Lynch becomes annoyed with Parker’s lack of experience as Dan spends most of the time teaching her instead of doing some real skiing with him. Therefore, they try to make up for it by persuading the same chairlift operator to let them go back up for one last run just before closing time. As they go up there is a change in operator. Told by the former that there is three on the way down the man taking over sees three skiers coming down the slope who obviously are not the people we have gotten to know and like over the course of the film so far. With that, a sense of impending doom starts to set in. After we see a close up of the switch for the chairlifts turned off and the friends start complaining thinking it is just a minor fault like before we then see the resort’s bright lights slowly going out behind them. Left alone swinging high up in freezing cold conditions, they realize that they are in deep trouble. The doom has truly set in now. 

For the rest of the movie nobody knows the teens are up there and it is getting colder. They are not able to jump as it is too high they cannot climb to a the tower nearby as the cable holding up the chairlift is too sharp and cuts through their gloves and their clothes cannot keep them warm enough in such freezing cold conditions. After the shock and blaming of each other in their despair and desperation, they resort to life or death decisions in order to escape which is even more life threatening than sitting and freezing to death. Some poor judgment results in the frightening scenes of minimalist horror all taking place in one location - things go from very bad to extremely worse. They also discover another huge danger to their lives briefly touched upon beforehand when we the audience see a notice of a missing skier in the resort’s lodge.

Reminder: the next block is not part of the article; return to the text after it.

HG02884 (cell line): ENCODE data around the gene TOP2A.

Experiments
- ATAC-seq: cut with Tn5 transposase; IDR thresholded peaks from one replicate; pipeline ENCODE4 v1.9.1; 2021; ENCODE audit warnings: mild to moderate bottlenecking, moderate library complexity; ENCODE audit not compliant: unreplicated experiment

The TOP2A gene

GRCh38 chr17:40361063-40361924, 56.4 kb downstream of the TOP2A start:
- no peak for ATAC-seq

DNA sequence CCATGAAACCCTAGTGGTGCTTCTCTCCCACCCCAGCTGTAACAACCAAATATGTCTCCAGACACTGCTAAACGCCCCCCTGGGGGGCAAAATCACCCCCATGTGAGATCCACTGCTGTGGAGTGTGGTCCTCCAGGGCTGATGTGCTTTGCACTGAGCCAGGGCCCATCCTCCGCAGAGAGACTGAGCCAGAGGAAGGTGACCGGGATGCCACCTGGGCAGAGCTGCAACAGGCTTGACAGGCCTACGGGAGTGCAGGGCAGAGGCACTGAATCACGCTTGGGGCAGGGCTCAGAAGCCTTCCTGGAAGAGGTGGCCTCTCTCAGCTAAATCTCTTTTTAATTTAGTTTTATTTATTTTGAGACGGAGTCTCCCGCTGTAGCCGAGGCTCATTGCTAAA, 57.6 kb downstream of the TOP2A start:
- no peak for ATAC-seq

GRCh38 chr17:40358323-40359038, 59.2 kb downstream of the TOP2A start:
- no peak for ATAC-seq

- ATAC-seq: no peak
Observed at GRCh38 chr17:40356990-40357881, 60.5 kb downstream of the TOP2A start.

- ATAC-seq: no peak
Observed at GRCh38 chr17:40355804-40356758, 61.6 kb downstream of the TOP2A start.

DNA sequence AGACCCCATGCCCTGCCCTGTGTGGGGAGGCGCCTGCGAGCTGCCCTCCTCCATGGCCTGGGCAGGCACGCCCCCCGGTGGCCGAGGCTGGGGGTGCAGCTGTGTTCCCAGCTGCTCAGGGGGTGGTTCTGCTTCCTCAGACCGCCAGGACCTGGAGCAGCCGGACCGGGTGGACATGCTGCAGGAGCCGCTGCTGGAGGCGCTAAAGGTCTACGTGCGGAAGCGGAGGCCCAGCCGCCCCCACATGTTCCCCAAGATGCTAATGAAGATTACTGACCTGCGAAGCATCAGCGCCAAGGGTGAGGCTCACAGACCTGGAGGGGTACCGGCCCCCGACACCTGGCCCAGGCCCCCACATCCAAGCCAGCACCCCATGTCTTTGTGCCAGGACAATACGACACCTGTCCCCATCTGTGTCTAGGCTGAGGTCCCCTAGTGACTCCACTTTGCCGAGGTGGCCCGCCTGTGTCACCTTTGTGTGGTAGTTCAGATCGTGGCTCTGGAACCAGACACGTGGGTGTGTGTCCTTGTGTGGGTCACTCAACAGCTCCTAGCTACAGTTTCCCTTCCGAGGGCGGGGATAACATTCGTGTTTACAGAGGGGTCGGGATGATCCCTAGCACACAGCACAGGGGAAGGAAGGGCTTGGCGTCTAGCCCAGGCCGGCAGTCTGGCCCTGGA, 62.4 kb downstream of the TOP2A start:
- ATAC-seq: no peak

The emphasis is on realism here. Filmed entirely on location in the freezing cold snow of Snownbasin just outside Ogden, Utah the story is actually set in Massachusetts. Green completely avoids the use of technical advances in filmmaking and the use of soundstages and green screens and opts for 100% practical effects. I went to see ‘Frozen’ in a heavily air conditioned cinema here in Thailand. What with this and the extremely cold elements that the three leads experience for real with the aid of some skilled cinematography and the huge use of realistic sound effects with a limited musical score it makes for a cinematic experience which made me shiver for real and believe I was in this terrifying situation with them.

There are many great scenes of pure suspense and terror here but I am not going to talk about them to avoid spoilers. This is edge of your seat stuff, which will make you squirm with its tight taut sequences of survivalist frights. Expertly crafted by Adam Green he delivered here his most mature and strongest work to date as a director. This movie achieves in what it sets out to do by putting you off skiing for life. You will feel every bit of fear alongside these luckless good people and by the end you will feel emotionally drained. 

**** out of ****

Dave J. Wilson

©2012 Cinematic Shocks, Dave J. Wilson - All work is the property of the credited author and may not be reprinted or reproduced elsewhere without permission.